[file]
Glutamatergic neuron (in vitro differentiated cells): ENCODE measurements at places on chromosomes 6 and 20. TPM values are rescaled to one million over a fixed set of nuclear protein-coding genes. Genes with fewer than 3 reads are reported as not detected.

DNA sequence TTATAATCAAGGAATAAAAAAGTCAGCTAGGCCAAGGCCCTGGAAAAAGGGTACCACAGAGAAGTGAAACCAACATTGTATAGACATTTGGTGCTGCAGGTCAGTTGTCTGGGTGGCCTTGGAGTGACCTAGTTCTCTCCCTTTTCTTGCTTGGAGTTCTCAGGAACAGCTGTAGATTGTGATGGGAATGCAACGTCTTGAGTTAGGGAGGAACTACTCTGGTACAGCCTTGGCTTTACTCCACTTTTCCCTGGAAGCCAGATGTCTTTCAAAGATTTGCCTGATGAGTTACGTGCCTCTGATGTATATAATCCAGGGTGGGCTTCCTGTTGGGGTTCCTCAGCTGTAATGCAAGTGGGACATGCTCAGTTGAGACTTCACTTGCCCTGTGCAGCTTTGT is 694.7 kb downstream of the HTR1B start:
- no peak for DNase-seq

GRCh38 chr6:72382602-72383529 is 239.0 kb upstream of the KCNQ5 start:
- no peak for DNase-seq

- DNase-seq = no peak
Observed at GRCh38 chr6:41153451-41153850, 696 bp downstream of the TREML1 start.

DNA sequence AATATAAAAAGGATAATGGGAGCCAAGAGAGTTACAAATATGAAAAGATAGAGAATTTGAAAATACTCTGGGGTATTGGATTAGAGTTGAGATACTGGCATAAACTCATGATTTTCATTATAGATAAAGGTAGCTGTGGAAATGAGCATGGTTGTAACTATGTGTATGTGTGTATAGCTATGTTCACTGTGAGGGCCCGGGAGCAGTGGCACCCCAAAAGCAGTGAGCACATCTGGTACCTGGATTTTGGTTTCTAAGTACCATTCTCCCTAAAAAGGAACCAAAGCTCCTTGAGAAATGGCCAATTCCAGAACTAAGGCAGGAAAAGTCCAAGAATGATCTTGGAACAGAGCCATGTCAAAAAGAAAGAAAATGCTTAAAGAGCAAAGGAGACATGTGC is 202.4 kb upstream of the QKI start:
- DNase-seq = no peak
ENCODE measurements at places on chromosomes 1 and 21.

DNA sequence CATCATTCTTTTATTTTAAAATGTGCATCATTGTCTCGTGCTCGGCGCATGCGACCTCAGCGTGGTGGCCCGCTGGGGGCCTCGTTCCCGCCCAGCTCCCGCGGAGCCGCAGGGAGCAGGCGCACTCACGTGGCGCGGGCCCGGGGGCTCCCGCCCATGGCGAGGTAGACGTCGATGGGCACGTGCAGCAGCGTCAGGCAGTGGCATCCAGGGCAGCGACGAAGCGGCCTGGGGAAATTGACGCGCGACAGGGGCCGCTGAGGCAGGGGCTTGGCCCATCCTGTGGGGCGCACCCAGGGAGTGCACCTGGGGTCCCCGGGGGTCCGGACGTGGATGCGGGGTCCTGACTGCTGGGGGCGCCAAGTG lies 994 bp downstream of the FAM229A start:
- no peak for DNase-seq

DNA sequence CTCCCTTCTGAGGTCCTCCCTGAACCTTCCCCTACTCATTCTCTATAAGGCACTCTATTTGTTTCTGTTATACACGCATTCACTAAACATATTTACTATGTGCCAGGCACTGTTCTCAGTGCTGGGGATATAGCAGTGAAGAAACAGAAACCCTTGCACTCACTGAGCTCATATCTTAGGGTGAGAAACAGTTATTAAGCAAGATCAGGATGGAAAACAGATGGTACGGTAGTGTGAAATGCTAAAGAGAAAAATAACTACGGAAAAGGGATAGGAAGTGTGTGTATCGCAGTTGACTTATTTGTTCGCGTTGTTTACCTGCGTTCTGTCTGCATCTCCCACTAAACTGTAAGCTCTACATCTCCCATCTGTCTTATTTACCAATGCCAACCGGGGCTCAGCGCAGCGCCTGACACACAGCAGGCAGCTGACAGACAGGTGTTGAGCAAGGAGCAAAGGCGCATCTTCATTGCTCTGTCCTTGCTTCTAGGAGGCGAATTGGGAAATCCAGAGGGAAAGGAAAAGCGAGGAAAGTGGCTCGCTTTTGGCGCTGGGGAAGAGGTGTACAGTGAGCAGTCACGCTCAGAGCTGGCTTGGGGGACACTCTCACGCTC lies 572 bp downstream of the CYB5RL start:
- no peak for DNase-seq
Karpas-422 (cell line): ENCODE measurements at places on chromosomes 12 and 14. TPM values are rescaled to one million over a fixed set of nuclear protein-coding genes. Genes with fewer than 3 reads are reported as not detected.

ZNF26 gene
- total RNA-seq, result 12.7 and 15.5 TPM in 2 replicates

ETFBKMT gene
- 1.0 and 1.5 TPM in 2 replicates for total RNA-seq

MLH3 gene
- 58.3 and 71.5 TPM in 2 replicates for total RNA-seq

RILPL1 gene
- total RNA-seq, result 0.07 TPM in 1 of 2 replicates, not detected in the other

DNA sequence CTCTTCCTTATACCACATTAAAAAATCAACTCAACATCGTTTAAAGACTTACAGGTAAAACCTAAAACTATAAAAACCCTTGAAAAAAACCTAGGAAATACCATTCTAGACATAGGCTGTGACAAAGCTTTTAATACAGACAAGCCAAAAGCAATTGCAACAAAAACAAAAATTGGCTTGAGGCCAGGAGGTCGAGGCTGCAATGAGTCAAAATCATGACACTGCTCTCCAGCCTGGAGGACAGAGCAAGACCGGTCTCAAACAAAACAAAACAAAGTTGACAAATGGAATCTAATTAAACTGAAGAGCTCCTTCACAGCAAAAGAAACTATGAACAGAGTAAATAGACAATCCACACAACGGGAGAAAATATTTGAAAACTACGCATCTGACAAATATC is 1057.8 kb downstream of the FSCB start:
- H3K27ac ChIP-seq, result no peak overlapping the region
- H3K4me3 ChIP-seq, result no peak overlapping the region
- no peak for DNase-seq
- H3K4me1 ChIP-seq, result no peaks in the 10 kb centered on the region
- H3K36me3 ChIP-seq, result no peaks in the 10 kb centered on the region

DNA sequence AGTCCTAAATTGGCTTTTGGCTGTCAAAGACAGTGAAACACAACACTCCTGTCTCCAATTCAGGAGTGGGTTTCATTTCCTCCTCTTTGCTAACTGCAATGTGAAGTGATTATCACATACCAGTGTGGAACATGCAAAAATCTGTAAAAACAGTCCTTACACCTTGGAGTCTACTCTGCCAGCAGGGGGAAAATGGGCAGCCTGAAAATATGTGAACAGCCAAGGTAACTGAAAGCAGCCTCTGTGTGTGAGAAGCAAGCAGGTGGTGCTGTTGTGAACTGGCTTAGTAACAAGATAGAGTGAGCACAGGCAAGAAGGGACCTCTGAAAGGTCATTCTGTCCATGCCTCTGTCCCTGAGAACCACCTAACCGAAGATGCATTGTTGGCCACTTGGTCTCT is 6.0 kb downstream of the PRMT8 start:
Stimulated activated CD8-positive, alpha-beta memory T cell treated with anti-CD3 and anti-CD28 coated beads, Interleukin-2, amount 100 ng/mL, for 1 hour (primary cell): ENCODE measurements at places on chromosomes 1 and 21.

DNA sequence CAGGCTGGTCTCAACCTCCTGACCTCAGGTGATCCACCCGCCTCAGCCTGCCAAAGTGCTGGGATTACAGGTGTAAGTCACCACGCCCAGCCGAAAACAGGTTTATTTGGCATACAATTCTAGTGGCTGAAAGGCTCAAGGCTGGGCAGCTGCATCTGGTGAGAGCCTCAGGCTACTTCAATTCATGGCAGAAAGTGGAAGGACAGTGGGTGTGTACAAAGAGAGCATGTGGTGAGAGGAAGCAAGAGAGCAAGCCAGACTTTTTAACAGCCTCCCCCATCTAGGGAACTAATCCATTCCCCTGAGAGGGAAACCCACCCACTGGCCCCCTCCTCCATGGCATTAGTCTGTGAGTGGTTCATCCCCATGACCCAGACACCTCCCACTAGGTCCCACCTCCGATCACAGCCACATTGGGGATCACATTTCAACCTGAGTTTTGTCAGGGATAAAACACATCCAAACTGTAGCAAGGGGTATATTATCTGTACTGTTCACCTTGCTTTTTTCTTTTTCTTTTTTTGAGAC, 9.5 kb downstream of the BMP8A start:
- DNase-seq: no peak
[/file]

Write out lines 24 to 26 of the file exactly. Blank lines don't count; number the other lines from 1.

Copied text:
DNA sequence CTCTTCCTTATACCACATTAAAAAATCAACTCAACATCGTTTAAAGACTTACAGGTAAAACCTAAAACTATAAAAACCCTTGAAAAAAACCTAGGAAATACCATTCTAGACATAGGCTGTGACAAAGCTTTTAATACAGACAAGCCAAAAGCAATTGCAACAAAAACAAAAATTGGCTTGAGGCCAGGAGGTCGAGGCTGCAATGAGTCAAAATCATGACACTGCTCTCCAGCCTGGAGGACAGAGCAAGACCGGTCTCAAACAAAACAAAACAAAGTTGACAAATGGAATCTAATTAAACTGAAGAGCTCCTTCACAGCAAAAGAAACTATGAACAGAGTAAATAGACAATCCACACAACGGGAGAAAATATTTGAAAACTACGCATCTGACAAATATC is 1057.8 kb downstream of the FSCB start:
- H3K27ac ChIP-seq, result no peak overlapping the region
- H3K4me3 ChIP-seq, result no peak overlapping the region